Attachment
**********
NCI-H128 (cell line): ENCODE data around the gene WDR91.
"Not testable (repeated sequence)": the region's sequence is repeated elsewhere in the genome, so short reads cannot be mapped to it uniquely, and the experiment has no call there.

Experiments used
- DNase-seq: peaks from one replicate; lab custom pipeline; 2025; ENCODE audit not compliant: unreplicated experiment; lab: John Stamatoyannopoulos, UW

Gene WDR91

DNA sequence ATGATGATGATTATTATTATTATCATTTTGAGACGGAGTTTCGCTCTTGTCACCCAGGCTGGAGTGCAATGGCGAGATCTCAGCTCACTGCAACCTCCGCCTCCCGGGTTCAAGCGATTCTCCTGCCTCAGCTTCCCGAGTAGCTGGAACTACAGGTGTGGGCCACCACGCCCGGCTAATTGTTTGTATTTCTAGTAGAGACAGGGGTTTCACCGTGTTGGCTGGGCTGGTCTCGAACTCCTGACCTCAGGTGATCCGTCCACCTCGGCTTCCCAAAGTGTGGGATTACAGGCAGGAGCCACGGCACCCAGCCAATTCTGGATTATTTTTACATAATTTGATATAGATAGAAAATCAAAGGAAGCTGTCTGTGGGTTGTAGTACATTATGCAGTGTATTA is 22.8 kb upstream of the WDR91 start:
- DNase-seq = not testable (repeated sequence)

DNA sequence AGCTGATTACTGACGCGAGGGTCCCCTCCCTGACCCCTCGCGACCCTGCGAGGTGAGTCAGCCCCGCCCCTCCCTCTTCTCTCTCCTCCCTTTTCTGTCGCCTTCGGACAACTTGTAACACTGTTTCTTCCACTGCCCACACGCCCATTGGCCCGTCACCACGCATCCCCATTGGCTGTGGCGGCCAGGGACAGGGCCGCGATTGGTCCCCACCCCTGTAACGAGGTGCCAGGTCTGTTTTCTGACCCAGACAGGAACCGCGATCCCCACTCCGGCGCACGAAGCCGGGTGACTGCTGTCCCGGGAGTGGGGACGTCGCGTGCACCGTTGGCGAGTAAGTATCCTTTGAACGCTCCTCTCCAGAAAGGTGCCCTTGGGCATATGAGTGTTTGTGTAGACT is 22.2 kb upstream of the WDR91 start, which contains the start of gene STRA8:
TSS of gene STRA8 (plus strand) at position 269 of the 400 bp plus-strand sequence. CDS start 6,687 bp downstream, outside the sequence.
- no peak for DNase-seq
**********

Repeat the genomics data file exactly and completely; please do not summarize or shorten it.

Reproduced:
NCI-H128 (cell line): ENCODE data around the gene WDR91.
"Not testable (repeated sequence)": the region's sequence is repeated elsewhere in the genome, so short reads cannot be mapped to it uniquely, and the experiment has no call there.

Experiments used
- DNase-seq: peaks from one replicate; lab custom pipeline; 2025; ENCODE audit not compliant: unreplicated experiment; lab: John Stamatoyannopoulos, UW

Gene WDR91

DNA sequence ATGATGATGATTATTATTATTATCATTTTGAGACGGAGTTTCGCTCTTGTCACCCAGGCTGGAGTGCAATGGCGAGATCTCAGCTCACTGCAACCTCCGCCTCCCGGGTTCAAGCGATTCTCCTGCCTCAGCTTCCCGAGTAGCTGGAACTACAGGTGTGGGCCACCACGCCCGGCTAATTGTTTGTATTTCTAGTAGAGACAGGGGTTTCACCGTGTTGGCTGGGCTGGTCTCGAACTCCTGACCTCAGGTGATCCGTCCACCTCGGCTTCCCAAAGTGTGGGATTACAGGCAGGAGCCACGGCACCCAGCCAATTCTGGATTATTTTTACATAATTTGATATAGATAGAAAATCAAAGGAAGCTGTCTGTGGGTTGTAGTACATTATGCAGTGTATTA is 22.8 kb upstream of the WDR91 start:
- DNase-seq = not testable (repeated sequence)

DNA sequence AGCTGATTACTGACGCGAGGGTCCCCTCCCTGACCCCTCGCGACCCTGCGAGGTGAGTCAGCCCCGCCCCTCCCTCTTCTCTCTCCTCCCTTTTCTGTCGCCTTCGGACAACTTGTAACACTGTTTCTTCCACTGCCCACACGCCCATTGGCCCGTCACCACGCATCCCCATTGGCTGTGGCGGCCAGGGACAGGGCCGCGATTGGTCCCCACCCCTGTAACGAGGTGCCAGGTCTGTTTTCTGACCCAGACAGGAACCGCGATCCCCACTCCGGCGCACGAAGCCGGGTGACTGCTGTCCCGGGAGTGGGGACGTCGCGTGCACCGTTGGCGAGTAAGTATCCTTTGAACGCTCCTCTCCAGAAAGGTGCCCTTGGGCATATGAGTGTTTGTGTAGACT is 22.2 kb upstream of the WDR91 start, which contains the start of gene STRA8:
TSS of gene STRA8 (plus strand) at position 269 of the 400 bp plus-strand sequence. CDS start 6,687 bp downstream, outside the sequence.
- no peak for DNase-seq